PS.. Sugar Mama, that little picture over there
<--------- yep, only 5'3 Smile
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ck



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PostPosted: Wed Sep 14, 2005 9:24 pm    Post subject: Reply with quote

Thanks Professor Sugar Mama! I don't have small tart molds, but that's ok, I can probably down a 10" tart by myself anyway.
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t



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PostPosted: Wed Sep 14, 2005 9:48 pm    Post subject: Reply with quote

"Puff pastry sheet" and "sheets puff pastry." Uh, what? You lost me at ingredient #1. Or is that what you cook it on? If so, refer to question 1.
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PFo



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PostPosted: Wed Sep 14, 2005 10:45 pm    Post subject: Reply with quote

You are my culinary hero, Melina. These look absolutely amazing!
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Shug



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PostPosted: Thu Sep 15, 2005 12:59 am    Post subject: Reply with quote

t wrote:
"Puff pastry sheet" and "sheets puff pastry." Uh, what? You lost me at ingredient #1. Or is that what you cook it on? If so, refer to question 1.


T$, if the dough sounds too complicated you can purchase a pre-made product, thus, sheets (rolled out or "sheeted" meaning rolled on a sheeting machine) of puff pastry. Crafty linguists will sometimes make it into a compound noun by calling it puff pastry sheets. Not so crafty chefs generally omit the hyphens to keep home cooks confused.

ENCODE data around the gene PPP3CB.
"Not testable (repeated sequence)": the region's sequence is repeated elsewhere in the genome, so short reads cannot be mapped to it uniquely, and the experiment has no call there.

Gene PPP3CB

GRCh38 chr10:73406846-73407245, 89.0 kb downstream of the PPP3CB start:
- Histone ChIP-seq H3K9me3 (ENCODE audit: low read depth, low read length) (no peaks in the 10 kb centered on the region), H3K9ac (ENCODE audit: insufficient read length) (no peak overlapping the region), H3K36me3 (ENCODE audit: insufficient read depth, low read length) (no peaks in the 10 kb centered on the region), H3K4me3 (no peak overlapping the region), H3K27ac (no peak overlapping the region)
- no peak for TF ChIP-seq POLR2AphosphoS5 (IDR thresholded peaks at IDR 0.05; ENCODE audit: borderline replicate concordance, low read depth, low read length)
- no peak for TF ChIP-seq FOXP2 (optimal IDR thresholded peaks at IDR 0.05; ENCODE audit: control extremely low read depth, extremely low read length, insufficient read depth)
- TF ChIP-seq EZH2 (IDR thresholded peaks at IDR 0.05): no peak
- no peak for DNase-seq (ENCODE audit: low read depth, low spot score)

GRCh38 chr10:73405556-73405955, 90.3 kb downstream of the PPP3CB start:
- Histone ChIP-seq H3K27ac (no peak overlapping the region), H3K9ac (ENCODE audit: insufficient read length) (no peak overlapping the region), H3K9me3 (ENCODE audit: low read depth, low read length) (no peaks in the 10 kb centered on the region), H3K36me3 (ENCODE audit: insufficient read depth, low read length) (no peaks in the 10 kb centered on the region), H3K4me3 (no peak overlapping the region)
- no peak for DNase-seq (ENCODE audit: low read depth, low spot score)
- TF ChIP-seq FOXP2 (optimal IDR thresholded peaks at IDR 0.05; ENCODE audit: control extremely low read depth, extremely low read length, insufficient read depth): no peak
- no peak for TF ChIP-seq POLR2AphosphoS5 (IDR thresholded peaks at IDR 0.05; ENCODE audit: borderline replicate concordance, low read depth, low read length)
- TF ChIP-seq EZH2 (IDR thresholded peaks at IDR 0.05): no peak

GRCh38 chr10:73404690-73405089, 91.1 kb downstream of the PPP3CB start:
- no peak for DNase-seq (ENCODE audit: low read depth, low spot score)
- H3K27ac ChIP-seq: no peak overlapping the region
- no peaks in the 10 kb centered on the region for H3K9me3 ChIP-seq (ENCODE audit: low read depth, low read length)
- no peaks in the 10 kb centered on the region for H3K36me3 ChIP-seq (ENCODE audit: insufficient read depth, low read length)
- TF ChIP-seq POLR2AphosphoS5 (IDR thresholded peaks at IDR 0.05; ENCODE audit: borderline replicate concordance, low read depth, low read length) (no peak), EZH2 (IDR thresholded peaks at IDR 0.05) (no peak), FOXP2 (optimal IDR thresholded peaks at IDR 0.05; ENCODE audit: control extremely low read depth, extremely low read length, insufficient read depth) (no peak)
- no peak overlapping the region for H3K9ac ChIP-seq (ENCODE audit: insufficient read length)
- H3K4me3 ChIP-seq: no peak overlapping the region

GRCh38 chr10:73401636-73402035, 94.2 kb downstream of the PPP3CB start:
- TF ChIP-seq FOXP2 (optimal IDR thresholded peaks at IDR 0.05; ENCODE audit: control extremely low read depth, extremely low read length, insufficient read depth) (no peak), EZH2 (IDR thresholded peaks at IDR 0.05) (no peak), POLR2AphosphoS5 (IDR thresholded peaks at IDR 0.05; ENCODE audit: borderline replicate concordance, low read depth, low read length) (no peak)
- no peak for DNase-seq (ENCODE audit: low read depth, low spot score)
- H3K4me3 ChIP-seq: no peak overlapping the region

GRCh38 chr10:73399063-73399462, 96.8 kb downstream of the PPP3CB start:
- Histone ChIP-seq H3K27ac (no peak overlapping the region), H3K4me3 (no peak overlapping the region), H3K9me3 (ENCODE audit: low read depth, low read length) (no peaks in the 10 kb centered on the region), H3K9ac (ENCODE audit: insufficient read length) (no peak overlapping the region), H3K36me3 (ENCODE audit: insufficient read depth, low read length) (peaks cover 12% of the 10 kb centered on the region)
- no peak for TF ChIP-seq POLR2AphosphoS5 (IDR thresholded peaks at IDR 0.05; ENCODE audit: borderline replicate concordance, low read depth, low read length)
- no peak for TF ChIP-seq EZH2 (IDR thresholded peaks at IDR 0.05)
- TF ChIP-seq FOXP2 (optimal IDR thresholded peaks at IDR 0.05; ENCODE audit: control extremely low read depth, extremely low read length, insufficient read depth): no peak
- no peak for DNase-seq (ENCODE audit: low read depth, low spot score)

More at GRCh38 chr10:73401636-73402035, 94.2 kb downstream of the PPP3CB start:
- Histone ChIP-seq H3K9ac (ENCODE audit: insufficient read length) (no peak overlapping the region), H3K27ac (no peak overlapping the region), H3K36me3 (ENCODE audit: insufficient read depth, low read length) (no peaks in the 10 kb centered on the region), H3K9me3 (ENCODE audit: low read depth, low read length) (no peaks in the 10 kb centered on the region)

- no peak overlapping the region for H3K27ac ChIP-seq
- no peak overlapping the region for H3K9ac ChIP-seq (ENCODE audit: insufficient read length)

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Melissa



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PostPosted: Thu Sep 15, 2005 1:26 am    Post subject: Reply with quote

I think I have to go back to the Toaster Streudel recipe. That's about my speed!
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Paul



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PostPosted: Thu Sep 15, 2005 4:40 am    Post subject: Reply with quote

I'm very grateful and have zero intention of being greedy, but if it's not too much trouble, can we have the deliciously sounding Alsatian onion filling recipe too?
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TLF Big Papi



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PostPosted: Thu Sep 15, 2005 7:15 pm    Post subject: Reply with quote

OK Sweet Melina,

I've read your instructions a couple of times and I think I get most of it. The main part that I am having problems with is the tart shell mold. Is this something large like for a pie? Smaller like muffins? A cookie sheet like for turnovers? One big "turnover" with crust on bottom and another on top (eg, not turned over)?

Also, is it better to use glass, metal, or stoneware? I know I get the best pie crust with the stoneware that I have.